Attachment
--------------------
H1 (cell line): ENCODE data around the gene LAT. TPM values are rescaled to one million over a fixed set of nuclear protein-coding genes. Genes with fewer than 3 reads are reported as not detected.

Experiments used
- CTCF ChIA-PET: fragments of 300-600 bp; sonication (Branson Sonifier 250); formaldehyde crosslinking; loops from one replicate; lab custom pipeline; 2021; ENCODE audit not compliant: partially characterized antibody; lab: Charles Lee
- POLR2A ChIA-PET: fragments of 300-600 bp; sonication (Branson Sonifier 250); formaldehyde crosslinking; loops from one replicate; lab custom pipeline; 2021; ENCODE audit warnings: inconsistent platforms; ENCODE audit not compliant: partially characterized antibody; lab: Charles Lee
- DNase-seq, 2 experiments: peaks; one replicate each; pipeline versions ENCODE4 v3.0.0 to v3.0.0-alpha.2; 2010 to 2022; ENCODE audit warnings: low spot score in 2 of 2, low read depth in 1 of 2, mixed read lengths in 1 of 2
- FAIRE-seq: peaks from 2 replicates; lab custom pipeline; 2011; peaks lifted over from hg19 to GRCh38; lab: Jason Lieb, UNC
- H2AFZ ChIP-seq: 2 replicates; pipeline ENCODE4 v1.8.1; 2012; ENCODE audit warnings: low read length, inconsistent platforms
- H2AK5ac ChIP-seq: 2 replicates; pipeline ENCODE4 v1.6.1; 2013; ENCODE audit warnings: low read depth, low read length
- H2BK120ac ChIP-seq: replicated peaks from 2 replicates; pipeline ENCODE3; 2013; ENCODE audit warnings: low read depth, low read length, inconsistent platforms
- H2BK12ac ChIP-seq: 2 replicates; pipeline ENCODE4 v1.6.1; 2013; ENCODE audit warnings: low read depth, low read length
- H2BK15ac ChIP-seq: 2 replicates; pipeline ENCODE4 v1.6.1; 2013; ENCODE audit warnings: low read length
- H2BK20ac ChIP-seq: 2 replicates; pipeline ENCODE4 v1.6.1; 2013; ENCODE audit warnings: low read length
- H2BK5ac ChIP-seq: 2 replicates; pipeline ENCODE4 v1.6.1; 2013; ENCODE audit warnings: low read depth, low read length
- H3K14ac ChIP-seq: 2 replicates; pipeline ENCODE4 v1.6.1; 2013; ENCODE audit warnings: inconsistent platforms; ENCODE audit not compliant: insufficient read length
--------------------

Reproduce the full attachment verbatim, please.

H1 (cell line): ENCODE data around the gene LAT. TPM values are rescaled to one million over a fixed set of nuclear protein-coding genes. Genes with fewer than 3 reads are reported as not detected.

Experiments used
- CTCF ChIA-PET: fragments of 300-600 bp; sonication (Branson Sonifier 250); formaldehyde crosslinking; loops from one replicate; lab custom pipeline; 2021; ENCODE audit not compliant: partially characterized antibody; lab: Charles Lee
- POLR2A ChIA-PET: fragments of 300-600 bp; sonication (Branson Sonifier 250); formaldehyde crosslinking; loops from one replicate; lab custom pipeline; 2021; ENCODE audit warnings: inconsistent platforms; ENCODE audit not compliant: partially characterized antibody; lab: Charles Lee
- DNase-seq, 2 experiments: peaks; one replicate each; pipeline versions ENCODE4 v3.0.0 to v3.0.0-alpha.2; 2010 to 2022; ENCODE audit warnings: low spot score in 2 of 2, low read depth in 1 of 2, mixed read lengths in 1 of 2
- FAIRE-seq: peaks from 2 replicates; lab custom pipeline; 2011; peaks lifted over from hg19 to GRCh38; lab: Jason Lieb, UNC
- H2AFZ ChIP-seq: 2 replicates; pipeline ENCODE4 v1.8.1; 2012; ENCODE audit warnings: low read length, inconsistent platforms
- H2AK5ac ChIP-seq: 2 replicates; pipeline ENCODE4 v1.6.1; 2013; ENCODE audit warnings: low read depth, low read length
- H2BK120ac ChIP-seq: replicated peaks from 2 replicates; pipeline ENCODE3; 2013; ENCODE audit warnings: low read depth, low read length, inconsistent platforms
- H2BK12ac ChIP-seq: 2 replicates; pipeline ENCODE4 v1.6.1; 2013; ENCODE audit warnings: low read depth, low read length
- H2BK15ac ChIP-seq: 2 replicates; pipeline ENCODE4 v1.6.1; 2013; ENCODE audit warnings: low read length
- H2BK20ac ChIP-seq: 2 replicates; pipeline ENCODE4 v1.6.1; 2013; ENCODE audit warnings: low read length
- H2BK5ac ChIP-seq: 2 replicates; pipeline ENCODE4 v1.6.1; 2013; ENCODE audit warnings: low read depth, low read length
- H3K14ac ChIP-seq: 2 replicates; pipeline ENCODE4 v1.6.1; 2013; ENCODE audit warnings: inconsistent platforms; ENCODE audit not compliant: insufficient read length